Spokeo, Inc. v. Robins—which involves the question of whether Congress, by authorizing a private right of action based on a violation of a federal statute, can confer Article III standing upon a plaintiff who has suffered no concrete harm—is one of the most eagerly anticipated decisions from the Supreme Court’s October 2015 term.  The petitioner’s and respondent’s primary briefing have now been filed with the Court, offering a glimpse into the arguments that we will see at oral argument in the fall.  Significantly, in their briefing, Spokeo and Robins both emphasize the potential impact of this decision not only for the future of privacy and data-breach litigation, but also for the scope of the federal courts’ Article III jurisdiction in general.

Spokeo, Inc. operates a website, marketed as a “people search engine,” that sells reports of aggregated, publicly available information about individuals, such as contact data, marital status, age, occupation, economic health, and wealth level.  Robins alleged that Spokeo created and made available for purchase a report associated with his name that contained several pieces of inaccurate information.  Specifically, he claimed that Spokeo’s report stated that Robins had a graduate degree (when he does not), that he was employed and wealthy (when he actually was unemployed), and that Robins was married with children (both inaccurate).

Robins sued Spokeo under the Fair Credit Reporting Act (“FCRA”), 15 U.S.C. § 1681.  In his amended complaint, Robins alleged that the inaccurate information in Spokeo’s report had harmed his employment prospects and that he experienced “anxiety, stress, concern, and/or worry about his diminished employment prospects.”  Robins’s suit alleged that Spokeo’s violations of the FCRA were willful and sought statutory damages of between $100 and $1,000 for the alleged willful violations.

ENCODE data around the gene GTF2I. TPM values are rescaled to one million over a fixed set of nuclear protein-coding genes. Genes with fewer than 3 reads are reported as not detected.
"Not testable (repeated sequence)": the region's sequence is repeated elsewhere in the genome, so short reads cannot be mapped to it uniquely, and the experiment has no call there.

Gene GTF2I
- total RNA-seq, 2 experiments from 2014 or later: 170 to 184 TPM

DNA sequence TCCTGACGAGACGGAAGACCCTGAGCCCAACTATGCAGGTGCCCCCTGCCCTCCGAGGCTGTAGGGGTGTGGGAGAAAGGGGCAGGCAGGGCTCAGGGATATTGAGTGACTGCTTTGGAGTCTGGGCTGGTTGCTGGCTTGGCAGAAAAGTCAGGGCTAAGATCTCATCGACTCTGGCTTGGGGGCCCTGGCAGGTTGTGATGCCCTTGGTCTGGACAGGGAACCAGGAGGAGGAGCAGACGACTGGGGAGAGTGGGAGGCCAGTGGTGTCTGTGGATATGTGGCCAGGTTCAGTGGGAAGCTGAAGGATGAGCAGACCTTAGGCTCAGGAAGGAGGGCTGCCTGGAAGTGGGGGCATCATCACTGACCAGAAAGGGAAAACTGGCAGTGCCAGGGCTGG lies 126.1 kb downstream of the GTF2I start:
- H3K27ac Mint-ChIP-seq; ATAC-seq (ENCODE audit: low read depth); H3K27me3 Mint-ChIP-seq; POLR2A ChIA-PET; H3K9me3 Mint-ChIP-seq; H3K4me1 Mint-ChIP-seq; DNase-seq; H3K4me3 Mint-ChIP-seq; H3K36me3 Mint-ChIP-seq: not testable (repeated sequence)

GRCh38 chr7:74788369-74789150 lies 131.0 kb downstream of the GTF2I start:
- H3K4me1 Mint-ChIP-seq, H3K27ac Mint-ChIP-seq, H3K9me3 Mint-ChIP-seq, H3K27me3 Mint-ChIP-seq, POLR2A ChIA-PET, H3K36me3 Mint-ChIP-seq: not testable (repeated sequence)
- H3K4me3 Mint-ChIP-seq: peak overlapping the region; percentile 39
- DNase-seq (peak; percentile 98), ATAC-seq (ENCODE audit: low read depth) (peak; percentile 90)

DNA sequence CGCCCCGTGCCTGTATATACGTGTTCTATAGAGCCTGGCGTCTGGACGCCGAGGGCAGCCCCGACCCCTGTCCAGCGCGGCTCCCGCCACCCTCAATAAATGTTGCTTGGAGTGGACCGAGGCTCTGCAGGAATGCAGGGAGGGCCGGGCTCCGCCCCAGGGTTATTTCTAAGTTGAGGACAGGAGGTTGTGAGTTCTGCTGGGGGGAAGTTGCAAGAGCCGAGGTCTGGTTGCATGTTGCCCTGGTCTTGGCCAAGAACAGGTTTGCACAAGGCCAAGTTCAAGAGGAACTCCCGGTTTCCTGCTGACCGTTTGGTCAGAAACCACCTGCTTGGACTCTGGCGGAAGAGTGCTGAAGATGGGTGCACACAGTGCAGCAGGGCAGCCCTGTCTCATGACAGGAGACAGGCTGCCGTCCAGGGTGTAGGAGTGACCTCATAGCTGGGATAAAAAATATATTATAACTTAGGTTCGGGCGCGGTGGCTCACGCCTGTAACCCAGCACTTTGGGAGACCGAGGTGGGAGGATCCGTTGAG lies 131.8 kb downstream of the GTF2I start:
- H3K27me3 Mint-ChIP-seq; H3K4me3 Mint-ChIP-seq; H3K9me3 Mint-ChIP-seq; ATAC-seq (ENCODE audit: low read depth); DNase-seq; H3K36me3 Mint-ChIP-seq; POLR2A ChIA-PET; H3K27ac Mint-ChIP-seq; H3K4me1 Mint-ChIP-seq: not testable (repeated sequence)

The district court dismissed Robins’s suit for lack of standing, but the Ninth Circuit reversed.  The Ninth Circuit concluded that Robins had standing under Article III because he sued over violations of statutory rights created by the FCRA, which, the Court held, are “concrete, de facto injuries.”  The Ninth Circuit reasoned that Robins had satisfied the legal requirements for standing to sue on these statutory rights because he alleged that Spokeo violated his statutory rights, not just the statutory rights of other people, and because Robins’s personal interests in the handling of his credit information were individualized, rather than collective.

On appeal to the Supreme Court, Spokeo argues that the Ninth Circuit erred in permitting Robins “to maintain a lawsuit in federal court based solely on an injury in law untethered to any concrete harm—in other words, without any real-world injury.”  Spokeo asserts that, if the Ninth Circuit’s decision is not overturned, the Article III standing requirements would devolve into an “empty formality,” allowing any plaintiff to satisfy standing by asserting a violation of a technical requirement imposed under the FCRA or other statutes.